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Bart Castelli

Mortgage Rates Steady - Will They Go Lower?

Wednesday, April 9, 2014 - Article by: Bart Castelli - Homestar Financial Corporation NMLS #70864 - Message

Mortgage rates started the day in worse shape than yesterday's close, but came back in line before it ended keeping it the same as what it closed at yesterday following the Bond auction and the release of the FOMC Minutes. Rates had risen after that March 19th announcement and today's Minutes release provided an opportunity for the Fed to further explain some of the factors that may have concerned markets back in March. The key point in the minutes was that the Fed admitted it may have mis-led markets with comments that were interpreted by investors and traders that the Fed was preparing to increase interest rates much sooner than had been thought. U.S. stocks rose while Treasuries pared declines and the dollar sank after Federal Reserve meeting minutes eased concern about the timing of future interest rate hikes. In general, "Fed accommodation" has been beneficial for interest rates. The most prevalently quoted conforming 30yr fixed rate for best-case scenarios remains 4.5%, with 4.375% getting some play on some higher price loans.

The Fed appears to be increasing its market support with comments that investors need to hear - although the Fed will continue the tapering, the Fed's primary goal is to keep the stock market from declining (forget about inflation and low unemployment the Fed's statutory goals), believing that a better stock market will right all the economic weakness that clearly underlies this economy. That being said, it will prove to be a serious mistake in a few years when inflation increases rapidly.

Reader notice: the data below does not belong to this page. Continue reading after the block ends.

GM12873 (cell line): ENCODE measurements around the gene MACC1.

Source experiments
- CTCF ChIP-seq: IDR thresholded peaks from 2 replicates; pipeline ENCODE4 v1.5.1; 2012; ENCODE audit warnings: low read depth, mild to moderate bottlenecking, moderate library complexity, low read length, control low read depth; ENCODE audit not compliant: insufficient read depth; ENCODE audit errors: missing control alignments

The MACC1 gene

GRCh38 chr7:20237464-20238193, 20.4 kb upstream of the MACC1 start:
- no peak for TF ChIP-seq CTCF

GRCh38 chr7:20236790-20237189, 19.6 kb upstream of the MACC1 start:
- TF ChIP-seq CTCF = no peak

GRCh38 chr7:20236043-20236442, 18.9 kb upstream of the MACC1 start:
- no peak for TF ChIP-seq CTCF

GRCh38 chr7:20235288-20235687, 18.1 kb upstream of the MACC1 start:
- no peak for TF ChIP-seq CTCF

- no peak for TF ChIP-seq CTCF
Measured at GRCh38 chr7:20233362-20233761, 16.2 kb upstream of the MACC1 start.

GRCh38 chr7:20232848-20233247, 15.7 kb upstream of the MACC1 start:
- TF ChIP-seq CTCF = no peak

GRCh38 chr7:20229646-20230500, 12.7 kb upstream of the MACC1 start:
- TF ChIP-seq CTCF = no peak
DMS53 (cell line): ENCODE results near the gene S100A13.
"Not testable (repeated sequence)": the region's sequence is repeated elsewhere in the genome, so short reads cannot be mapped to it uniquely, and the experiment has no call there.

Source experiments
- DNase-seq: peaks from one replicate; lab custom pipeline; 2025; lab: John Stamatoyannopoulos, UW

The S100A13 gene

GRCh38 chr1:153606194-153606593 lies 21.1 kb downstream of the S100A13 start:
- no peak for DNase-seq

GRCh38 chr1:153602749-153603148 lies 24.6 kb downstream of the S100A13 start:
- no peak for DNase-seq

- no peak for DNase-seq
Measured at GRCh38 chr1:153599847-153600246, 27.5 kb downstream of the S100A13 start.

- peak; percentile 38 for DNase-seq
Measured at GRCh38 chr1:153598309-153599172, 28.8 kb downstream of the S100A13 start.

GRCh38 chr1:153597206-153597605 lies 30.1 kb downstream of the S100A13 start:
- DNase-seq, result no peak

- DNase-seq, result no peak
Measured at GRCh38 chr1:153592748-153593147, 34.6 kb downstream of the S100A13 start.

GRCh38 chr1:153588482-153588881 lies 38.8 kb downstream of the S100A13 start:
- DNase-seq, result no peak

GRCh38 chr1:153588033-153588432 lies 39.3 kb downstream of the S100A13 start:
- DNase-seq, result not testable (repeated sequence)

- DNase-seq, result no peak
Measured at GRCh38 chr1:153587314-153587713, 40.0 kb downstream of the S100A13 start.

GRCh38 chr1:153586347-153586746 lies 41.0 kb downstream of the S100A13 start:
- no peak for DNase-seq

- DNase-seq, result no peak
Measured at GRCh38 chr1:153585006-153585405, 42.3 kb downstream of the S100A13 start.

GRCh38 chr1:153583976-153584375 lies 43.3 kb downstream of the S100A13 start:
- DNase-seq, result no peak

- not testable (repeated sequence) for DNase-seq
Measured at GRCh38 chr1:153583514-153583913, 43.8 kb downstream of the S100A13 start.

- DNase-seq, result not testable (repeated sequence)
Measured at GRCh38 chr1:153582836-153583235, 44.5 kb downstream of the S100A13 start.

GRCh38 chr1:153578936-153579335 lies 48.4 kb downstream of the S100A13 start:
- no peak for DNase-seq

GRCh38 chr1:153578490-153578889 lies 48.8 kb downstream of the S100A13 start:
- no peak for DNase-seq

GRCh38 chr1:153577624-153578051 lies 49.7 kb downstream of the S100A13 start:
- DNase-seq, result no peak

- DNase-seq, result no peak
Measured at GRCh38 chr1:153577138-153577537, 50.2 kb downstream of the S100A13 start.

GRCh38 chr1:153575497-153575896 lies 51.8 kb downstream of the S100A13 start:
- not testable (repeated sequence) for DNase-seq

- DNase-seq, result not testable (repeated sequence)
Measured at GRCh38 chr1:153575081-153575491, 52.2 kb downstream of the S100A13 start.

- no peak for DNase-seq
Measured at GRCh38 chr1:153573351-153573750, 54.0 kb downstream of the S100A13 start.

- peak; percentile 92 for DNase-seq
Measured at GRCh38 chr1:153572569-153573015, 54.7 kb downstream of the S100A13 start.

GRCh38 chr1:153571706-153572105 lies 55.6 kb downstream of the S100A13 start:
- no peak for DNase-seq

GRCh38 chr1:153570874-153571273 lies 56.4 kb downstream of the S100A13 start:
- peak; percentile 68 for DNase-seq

There is fear that the US Stock market will see a major decline sometime in the next two months - but the timing is difficult to anticipate because the Fed seems determined not to let that happen. The DJIA is likely to re-test its high at 16,600, now only about 170 points away. We are somewhat lone rangers in that view but there is a limit to how long investors can ignore that the US and global economies are not gaining momentum. If several of the economist I review are correct in their outlook - interest rates are going to fall this summer. In the meantime we have to take markets as they are presently. The 10yr is refusing so far to break and hold below 2.70%, until that happens we take it one step at a time. The future remains cloudy regardless of one's opinion.

In summary, rates got a little reprieve from today's Fed minutes, dropping slightly after their release. In this case, no bad news (in Fed minutes) equals good news for borrowers. If you missed locking yesterday, and didn't see better rates this afternoon, I would think floating until tomorrow is worth the risk.

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